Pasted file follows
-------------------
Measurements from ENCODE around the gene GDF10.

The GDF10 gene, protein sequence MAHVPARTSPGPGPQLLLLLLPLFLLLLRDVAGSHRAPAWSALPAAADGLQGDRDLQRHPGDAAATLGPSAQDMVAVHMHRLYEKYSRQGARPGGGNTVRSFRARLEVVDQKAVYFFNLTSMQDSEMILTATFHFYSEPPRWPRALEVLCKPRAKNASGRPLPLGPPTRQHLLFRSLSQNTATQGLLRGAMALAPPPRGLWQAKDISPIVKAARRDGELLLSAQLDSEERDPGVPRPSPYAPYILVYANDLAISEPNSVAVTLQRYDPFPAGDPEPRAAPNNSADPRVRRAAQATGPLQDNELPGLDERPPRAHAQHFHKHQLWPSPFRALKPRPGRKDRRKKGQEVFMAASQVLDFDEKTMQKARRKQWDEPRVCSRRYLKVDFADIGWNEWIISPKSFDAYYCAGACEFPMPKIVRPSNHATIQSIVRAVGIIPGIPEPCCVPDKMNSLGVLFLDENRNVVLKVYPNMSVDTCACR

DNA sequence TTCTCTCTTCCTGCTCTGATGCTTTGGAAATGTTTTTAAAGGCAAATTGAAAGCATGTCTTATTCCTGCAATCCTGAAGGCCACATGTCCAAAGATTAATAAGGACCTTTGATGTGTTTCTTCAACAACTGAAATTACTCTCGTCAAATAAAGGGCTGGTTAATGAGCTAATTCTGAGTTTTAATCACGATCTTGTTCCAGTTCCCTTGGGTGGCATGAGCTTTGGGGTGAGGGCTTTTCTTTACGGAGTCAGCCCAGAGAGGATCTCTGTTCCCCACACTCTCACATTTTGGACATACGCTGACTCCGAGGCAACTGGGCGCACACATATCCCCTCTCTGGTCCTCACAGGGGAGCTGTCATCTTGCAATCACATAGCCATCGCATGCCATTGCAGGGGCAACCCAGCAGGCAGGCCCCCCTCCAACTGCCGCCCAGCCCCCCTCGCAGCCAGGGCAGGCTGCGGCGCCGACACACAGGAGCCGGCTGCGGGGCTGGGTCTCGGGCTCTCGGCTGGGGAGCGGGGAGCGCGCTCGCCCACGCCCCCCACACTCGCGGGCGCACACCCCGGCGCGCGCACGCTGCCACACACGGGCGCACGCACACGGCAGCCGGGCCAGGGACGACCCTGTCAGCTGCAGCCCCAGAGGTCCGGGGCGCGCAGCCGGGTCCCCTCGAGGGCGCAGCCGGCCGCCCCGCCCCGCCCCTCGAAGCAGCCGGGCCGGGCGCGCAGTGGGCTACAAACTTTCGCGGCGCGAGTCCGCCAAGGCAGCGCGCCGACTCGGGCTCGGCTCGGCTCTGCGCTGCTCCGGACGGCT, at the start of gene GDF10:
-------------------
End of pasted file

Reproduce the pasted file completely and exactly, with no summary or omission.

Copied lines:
Measurements from ENCODE around the gene GDF10.

The GDF10 gene, protein sequence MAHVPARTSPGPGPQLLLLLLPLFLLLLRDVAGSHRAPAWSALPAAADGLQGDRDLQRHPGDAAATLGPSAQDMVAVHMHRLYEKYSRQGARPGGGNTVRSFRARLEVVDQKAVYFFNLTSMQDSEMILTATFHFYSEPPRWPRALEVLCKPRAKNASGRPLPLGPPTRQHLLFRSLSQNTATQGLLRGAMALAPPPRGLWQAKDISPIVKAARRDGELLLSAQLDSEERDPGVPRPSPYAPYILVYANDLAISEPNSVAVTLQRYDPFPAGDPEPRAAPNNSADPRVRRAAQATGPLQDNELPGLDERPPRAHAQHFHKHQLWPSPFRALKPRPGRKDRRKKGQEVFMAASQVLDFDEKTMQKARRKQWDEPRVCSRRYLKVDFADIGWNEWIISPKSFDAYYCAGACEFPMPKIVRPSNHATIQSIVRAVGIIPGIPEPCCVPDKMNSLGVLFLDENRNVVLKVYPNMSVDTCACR

DNA sequence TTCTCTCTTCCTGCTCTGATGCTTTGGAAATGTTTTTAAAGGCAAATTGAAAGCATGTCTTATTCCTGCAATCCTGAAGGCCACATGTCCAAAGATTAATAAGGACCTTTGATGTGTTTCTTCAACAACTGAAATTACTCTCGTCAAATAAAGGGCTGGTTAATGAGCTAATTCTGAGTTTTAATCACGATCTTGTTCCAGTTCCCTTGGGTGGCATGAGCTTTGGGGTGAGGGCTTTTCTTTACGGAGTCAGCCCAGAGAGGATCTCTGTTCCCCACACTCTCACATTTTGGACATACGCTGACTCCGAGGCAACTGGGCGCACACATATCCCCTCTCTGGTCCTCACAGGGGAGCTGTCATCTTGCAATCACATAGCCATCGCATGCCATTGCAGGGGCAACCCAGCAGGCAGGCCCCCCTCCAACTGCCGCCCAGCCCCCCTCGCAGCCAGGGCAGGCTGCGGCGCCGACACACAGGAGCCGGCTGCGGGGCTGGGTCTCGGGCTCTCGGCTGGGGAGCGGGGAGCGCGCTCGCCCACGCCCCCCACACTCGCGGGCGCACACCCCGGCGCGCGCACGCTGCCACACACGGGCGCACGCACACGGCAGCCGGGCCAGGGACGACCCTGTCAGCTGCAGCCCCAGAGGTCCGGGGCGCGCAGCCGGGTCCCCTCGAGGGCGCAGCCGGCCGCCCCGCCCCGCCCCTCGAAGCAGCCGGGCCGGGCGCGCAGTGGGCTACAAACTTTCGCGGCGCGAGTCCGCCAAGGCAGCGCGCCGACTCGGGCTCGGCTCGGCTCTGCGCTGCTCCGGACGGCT, at the start of gene GDF10: